How should Democrats understand — and confront — them?
By Thomas B. Edsall
Mr. Edsall contributes a weekly column from Washington, D.C. on politics, demographics and inequality.
Dec. 20, 2018, .137
Voters at Merry Acres Middle School in Albany, Ga. on Nov. 6, 2018CreditCreditRuth Fremson/The New York Times
“For 50 years Republicans have battered the Democratic coalition, wielding the so-called southern strategy — built on racism and overlaid with opposition to immigration — to win control of the White House and one or both chambers of Congress.
At the same time, Democrats have struggled to piece together a coalition strong enough to deliver an Election Day majority. In the 1950s, the Democratic coalition was 87 percent white and 13 percent minority, according to the American National Election Studies; it is now 59 percent white and 41 percent minority, according to Pew Research.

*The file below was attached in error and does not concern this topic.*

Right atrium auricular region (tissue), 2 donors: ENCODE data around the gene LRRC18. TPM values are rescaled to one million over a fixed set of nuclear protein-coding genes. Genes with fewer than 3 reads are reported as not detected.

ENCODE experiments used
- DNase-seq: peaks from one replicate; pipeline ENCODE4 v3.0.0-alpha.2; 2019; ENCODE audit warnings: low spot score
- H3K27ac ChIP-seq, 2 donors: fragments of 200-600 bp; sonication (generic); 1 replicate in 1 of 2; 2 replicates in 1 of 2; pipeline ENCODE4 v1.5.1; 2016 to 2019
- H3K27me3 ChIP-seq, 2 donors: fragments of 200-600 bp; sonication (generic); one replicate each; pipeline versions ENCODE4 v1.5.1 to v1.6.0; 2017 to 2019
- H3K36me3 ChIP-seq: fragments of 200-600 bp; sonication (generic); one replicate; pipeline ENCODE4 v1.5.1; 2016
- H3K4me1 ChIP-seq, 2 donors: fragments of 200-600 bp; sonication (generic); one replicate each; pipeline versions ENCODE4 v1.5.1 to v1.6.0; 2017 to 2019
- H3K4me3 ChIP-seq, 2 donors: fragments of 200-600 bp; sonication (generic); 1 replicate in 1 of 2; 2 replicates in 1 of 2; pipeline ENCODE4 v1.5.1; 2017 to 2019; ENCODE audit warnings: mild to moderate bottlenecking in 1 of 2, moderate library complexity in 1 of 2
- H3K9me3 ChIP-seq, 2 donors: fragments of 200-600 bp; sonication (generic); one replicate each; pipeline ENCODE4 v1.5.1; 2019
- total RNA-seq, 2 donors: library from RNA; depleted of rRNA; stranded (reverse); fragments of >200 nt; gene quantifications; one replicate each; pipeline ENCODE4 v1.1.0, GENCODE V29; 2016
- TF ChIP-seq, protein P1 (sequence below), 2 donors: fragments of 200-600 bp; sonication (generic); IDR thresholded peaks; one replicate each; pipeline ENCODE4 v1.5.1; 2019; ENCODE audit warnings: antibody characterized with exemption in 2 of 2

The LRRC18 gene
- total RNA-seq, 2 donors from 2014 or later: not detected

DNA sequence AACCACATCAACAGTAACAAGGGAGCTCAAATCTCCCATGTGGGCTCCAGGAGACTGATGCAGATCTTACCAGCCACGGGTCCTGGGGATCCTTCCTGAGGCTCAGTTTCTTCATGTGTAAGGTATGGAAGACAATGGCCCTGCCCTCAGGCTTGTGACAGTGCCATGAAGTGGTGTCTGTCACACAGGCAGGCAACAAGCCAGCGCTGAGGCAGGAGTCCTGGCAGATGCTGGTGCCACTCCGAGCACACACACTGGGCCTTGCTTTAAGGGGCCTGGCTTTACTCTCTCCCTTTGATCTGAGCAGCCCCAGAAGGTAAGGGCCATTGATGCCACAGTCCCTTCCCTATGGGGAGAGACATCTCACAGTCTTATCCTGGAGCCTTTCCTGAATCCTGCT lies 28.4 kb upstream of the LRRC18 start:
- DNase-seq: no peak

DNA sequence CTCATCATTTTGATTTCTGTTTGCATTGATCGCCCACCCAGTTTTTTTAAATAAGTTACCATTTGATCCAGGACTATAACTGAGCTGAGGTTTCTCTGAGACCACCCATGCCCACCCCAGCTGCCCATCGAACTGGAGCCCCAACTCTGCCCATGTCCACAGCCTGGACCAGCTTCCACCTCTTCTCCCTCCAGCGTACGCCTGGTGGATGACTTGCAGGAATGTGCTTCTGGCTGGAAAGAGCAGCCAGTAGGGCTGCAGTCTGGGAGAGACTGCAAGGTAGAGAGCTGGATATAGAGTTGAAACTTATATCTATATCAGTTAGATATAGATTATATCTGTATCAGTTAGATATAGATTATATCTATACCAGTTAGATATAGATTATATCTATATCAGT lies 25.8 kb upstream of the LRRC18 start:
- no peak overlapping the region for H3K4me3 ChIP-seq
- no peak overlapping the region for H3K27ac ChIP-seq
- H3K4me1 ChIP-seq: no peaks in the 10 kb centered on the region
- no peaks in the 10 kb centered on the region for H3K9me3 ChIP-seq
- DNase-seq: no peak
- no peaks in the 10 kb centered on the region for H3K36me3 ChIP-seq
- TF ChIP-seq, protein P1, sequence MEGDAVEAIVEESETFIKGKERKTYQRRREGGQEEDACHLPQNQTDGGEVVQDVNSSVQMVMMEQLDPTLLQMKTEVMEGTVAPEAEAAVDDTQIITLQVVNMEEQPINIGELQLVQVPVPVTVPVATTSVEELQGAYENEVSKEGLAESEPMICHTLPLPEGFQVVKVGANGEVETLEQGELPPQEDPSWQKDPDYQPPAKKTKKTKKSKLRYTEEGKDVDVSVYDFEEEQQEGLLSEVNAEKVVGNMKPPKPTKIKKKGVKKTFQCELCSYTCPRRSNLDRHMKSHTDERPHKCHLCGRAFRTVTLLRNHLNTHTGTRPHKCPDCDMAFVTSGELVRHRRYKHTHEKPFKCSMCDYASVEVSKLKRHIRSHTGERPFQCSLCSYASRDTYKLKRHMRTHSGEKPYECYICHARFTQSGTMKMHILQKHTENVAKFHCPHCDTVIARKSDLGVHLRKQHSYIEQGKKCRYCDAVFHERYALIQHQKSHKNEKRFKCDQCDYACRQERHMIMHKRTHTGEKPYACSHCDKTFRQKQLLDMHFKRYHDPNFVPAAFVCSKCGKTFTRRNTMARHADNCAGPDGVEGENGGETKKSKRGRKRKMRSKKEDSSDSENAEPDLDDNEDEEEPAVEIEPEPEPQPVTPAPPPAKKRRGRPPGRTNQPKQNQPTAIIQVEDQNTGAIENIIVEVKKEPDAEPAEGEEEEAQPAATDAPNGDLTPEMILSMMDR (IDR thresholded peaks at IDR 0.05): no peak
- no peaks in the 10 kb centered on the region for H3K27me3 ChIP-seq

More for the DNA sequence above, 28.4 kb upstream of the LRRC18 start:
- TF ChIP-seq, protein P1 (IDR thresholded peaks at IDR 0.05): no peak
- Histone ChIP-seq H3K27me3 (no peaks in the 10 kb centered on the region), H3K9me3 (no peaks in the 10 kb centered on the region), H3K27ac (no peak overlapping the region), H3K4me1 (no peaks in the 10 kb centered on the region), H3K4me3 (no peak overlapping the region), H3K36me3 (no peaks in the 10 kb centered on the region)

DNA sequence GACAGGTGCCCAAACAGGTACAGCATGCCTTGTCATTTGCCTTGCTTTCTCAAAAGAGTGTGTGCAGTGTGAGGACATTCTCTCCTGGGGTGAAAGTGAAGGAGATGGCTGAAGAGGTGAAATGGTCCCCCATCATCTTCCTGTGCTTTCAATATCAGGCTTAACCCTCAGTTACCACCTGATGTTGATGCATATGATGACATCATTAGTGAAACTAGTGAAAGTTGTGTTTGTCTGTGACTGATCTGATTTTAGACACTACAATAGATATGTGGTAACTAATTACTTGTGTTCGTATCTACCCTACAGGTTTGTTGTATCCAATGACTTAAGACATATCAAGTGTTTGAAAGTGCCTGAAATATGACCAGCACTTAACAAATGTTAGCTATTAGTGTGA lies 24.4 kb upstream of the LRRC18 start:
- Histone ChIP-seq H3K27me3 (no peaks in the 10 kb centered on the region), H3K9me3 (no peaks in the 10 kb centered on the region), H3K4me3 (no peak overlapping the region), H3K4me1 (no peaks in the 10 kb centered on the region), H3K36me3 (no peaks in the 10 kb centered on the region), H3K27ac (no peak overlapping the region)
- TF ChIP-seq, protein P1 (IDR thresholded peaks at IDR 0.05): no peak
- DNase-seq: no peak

As the Democratic Party has evolved from an overwhelmingly white party to a party with a huge minority base, the dominant strategic problem has become the tenuous balance between the priorities of its now equally indispensable white and minority wings.
President Trump has aggressively exploited Democratic vulnerabilities as no previous Republican candidate had dared to do. The frontal attack Trump has engineered — in part by stigmatizing “political correctness” — has had a dual effect, throwing Democrats back on their heels while simultaneously whetting their appetite for a fight.
“. . . In other words, pro-immigration, pro-diversity Democrats face clear obstacles breaking the Republican hold on white voters — and a challenge in repelling Trump’s race-and-immigration-focused offensive. Still, the accumulating insights on how and where Republicans have successfully worked these levers may help demonstrate — as President Barack Obama, President Bill Clinton and the results of this year’s midterm elections prove — that these obstacles are not insuperable and that they can be overcome.”